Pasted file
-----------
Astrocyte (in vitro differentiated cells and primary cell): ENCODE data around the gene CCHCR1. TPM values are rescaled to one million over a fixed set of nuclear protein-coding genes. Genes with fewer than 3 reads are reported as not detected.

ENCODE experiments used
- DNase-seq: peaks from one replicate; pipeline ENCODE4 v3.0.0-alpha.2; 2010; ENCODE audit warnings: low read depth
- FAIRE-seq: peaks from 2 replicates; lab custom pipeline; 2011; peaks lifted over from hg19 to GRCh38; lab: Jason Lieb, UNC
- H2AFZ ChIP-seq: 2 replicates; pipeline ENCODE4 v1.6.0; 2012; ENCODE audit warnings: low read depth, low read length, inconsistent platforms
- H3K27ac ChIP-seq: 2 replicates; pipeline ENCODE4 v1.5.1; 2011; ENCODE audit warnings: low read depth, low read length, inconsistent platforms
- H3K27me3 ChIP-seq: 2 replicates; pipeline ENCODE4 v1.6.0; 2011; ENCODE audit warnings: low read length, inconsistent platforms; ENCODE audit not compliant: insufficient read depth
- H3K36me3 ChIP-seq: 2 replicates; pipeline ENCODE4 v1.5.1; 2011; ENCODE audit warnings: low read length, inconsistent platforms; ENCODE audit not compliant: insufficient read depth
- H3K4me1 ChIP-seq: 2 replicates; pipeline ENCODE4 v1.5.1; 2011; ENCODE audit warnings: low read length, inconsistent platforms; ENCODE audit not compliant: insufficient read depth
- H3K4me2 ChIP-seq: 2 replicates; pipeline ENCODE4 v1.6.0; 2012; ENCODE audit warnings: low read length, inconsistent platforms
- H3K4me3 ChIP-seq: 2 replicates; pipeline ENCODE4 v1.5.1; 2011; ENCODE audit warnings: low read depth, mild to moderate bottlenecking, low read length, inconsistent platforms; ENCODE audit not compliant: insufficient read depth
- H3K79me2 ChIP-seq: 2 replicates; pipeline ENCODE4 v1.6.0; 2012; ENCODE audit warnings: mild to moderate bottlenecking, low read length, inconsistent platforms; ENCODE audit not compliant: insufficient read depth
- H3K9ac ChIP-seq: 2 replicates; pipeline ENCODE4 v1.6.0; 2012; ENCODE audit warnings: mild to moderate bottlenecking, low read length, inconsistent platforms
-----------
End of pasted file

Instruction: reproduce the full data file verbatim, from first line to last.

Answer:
Astrocyte (in vitro differentiated cells and primary cell): ENCODE data around the gene CCHCR1. TPM values are rescaled to one million over a fixed set of nuclear protein-coding genes. Genes with fewer than 3 reads are reported as not detected.

ENCODE experiments used
- DNase-seq: peaks from one replicate; pipeline ENCODE4 v3.0.0-alpha.2; 2010; ENCODE audit warnings: low read depth
- FAIRE-seq: peaks from 2 replicates; lab custom pipeline; 2011; peaks lifted over from hg19 to GRCh38; lab: Jason Lieb, UNC
- H2AFZ ChIP-seq: 2 replicates; pipeline ENCODE4 v1.6.0; 2012; ENCODE audit warnings: low read depth, low read length, inconsistent platforms
- H3K27ac ChIP-seq: 2 replicates; pipeline ENCODE4 v1.5.1; 2011; ENCODE audit warnings: low read depth, low read length, inconsistent platforms
- H3K27me3 ChIP-seq: 2 replicates; pipeline ENCODE4 v1.6.0; 2011; ENCODE audit warnings: low read length, inconsistent platforms; ENCODE audit not compliant: insufficient read depth
- H3K36me3 ChIP-seq: 2 replicates; pipeline ENCODE4 v1.5.1; 2011; ENCODE audit warnings: low read length, inconsistent platforms; ENCODE audit not compliant: insufficient read depth
- H3K4me1 ChIP-seq: 2 replicates; pipeline ENCODE4 v1.5.1; 2011; ENCODE audit warnings: low read length, inconsistent platforms; ENCODE audit not compliant: insufficient read depth
- H3K4me2 ChIP-seq: 2 replicates; pipeline ENCODE4 v1.6.0; 2012; ENCODE audit warnings: low read length, inconsistent platforms
- H3K4me3 ChIP-seq: 2 replicates; pipeline ENCODE4 v1.5.1; 2011; ENCODE audit warnings: low read depth, mild to moderate bottlenecking, low read length, inconsistent platforms; ENCODE audit not compliant: insufficient read depth
- H3K79me2 ChIP-seq: 2 replicates; pipeline ENCODE4 v1.6.0; 2012; ENCODE audit warnings: mild to moderate bottlenecking, low read length, inconsistent platforms; ENCODE audit not compliant: insufficient read depth
- H3K9ac ChIP-seq: 2 replicates; pipeline ENCODE4 v1.6.0; 2012; ENCODE audit warnings: mild to moderate bottlenecking, low read length, inconsistent platforms